Thursday, December 20, 2012

30 weeks: Gestational Diabetes

Gestational Diabetes is one of the most common health problems during pregnancy. When pregnant, the placenta releases hormones - one of which is called HPL (Human Placental Lactogen) - that have anti-insulin properties. They're basically there to ensure the baby receives enough nutrients. Usually, the mother's body compensates for this specific insulin resistance by working harder at the pancreas, releasing extra insulin. A woman with GD, however, has a hard time accommodating, resulting in an elevated blood glucose level. If prolonged, a lot of dangerous things can happen. But if controlled, it's not a big deal - hence the routine testing. Though someone with GD has a higher chance of developing type II diabetes later in life, the condition usually goes away once the baby - more specifically, the placenta - is out.

There's a list of things that puts someone at a higher risk for GD: being older than 25, going through a 'high risk pregnancy,' having high blood pressure, being overweight before pregnancy, and having given birth to a large baby before. I am none of the above, except being older than 25. But as always, there are exceptions and anomalies. 

My blood glucose level came out slightly elevated after the initial glucose tolerance test (GTT), which routinely happens between 24-28weeks of pregnancy, when the HPL levels become higher and can start affecting the body. GTT consists of consuming within 5 minutes a drink containing 50g of glucose after fasting for 8-14 hours, then drawing blood an hour after. If the number is above 140mg/dl, doctors ask for further testing through the 3 hour glucose tolerance test. The second test consists of drinking a sweeter drink containing 100g of glucose the same way within 5 minutes (it's really sweet and makes some women vomit), then drawing blood for the next 3 hours at every hour. The cut off numbers - they seem to vary a bit depending on your doctor, but these are what my doctor used - are 95 mg/dl (fasting), 180 mg/dl (1hr), 155 mg/dl (2hrs), and 140 mg/dl (3hrs). If two or more numbers are elevated, Gestational Diabetes is diagnosed.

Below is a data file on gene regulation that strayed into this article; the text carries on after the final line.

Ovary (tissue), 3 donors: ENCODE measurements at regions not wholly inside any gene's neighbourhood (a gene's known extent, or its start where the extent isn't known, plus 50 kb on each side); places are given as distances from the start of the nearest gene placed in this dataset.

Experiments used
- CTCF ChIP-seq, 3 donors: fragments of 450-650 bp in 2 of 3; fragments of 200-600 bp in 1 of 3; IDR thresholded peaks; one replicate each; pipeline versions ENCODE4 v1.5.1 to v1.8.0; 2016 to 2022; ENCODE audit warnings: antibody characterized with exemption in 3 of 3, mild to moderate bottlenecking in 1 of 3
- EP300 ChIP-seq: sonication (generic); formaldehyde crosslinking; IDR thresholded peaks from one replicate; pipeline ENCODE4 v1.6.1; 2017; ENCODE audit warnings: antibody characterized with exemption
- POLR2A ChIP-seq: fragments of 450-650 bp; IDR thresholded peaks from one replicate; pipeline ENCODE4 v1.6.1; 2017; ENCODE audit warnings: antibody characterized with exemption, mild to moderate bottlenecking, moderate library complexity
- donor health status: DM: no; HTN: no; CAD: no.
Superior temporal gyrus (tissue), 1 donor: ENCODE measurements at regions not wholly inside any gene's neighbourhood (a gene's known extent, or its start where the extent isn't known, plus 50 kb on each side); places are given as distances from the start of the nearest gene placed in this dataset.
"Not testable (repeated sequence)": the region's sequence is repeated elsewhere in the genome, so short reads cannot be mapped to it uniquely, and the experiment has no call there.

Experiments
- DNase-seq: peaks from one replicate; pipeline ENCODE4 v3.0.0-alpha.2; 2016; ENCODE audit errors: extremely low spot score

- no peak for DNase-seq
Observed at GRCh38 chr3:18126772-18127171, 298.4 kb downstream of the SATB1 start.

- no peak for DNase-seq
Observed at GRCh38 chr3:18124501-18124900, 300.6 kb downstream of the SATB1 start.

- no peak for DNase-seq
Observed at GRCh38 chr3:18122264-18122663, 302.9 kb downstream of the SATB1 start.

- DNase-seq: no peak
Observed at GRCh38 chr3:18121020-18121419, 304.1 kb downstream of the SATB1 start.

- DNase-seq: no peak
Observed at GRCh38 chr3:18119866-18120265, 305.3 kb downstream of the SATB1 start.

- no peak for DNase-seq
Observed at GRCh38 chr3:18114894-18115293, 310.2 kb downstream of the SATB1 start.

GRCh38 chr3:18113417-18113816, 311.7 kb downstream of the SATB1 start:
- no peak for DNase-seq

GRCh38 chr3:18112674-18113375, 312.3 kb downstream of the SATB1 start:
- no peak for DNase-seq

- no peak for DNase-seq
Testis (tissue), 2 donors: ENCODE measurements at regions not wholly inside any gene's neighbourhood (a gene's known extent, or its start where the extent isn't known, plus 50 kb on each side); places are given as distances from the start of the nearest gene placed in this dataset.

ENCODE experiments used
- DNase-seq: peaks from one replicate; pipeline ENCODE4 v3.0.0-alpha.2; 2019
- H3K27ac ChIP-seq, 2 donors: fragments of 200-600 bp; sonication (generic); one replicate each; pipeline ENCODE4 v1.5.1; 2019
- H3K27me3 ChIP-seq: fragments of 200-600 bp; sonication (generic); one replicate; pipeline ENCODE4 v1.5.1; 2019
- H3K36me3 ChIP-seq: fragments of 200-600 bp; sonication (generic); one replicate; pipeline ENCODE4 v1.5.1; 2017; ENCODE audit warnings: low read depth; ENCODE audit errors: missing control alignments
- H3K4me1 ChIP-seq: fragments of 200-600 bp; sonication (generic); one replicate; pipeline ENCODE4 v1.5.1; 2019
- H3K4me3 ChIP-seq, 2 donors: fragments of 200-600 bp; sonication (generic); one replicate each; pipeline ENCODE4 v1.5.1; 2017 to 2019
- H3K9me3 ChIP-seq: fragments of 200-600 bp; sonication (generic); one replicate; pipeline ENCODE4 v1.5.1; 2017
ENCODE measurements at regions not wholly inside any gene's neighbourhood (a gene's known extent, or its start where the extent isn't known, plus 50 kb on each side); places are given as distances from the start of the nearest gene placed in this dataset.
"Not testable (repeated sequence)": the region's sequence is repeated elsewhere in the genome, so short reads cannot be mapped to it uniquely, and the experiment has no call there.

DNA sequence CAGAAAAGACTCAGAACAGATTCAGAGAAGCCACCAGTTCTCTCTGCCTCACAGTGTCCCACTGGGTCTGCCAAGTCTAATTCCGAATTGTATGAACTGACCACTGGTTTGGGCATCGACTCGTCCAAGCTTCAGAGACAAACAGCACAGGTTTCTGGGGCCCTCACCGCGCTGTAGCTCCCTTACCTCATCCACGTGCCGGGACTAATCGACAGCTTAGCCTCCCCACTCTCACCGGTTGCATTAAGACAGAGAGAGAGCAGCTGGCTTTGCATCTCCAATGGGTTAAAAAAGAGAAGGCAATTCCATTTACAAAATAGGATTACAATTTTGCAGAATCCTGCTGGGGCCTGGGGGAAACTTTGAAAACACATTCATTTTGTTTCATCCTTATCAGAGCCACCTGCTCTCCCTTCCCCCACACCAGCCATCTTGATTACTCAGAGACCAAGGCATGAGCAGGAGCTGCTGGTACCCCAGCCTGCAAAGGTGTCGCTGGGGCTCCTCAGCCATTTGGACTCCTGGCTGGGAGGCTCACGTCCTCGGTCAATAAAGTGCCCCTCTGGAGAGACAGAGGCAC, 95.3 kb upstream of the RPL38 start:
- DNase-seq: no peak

My weight is on track, and my blood pressure is 'perfect.' My baby's heartbeat looks great as well. But I failed the 3hr glucose tolerance test by a few points. I'm right at the borderline. For some more 'lenient' doctors, I might have passed. My doctor seems to be on the more cautious side, which isn't a bad thing. She suggested that I go on a restrictive diet and start monitoring my blood sugar level just in case. No more cookies, cakes, and ice cream for me until the baby comes - my doctor kept saying sorry because it's right before the holidays. But the thing is, I wasn't really into them anyway, at least during this pregnancy because they usually make me vomit. 

My doctor doesn't think it has anything to do with what I'm doing. She said it's probably my high hormone levels. She's putting me on a diet to make sure my baby's healthy and my birthing process is as smooth as possible. And keeping blood sugar levels in check never hurt anyone. 

When GD is severe and cannot be treated with diet and exercise alone, insulin injection or other form of medication is needed. But I'm not at that stage; I just need to monitor my glucose level and watch my diet. The biggest change will be that I have to cut down on my fruits and eat a lot more often. Oh, and I'll have to prick myself seven times a day. I was pretty bummed out for a day because I couldn't believe how helpless this pregnancy has made me, starting with Hyperemesis.

But after a good night's sleep, I've come to a completely different place of something closer to... excitement. After reading a bunch of documents from the Doctor's office, I made a meal plan chart for myself and went to Trader Joe's to get the ingredients. I also stopped by the Dr's office to learn how to use the glucose monitor. The needle is tiny and doesn't hurt (that much)! This is a great opportunity to revamp my diet, which has gotten a bit sloppy since Hyperemesis. This heightened awareness is going to only help me and my baby, not to mention my husband. And I've always been curious about my glucose level anyway. So far, things are looking good. I'm not hungry, and my sugar level is absolutely normal. Maybe these changes will help with my nausea and vomiting too. 

PHOTO at 30 weeks:
I feel heavy (my legs cramp up a lot at nights, probably from all the extra weight they have to handle), but I love the roundness of the belly. We saw our baby girl's face on the sonogram yesterday, and her cheeks have gotten chubbier! My husband thinks she looks like me, but I can't tell just yet. We're so excited to meet this baby girl!

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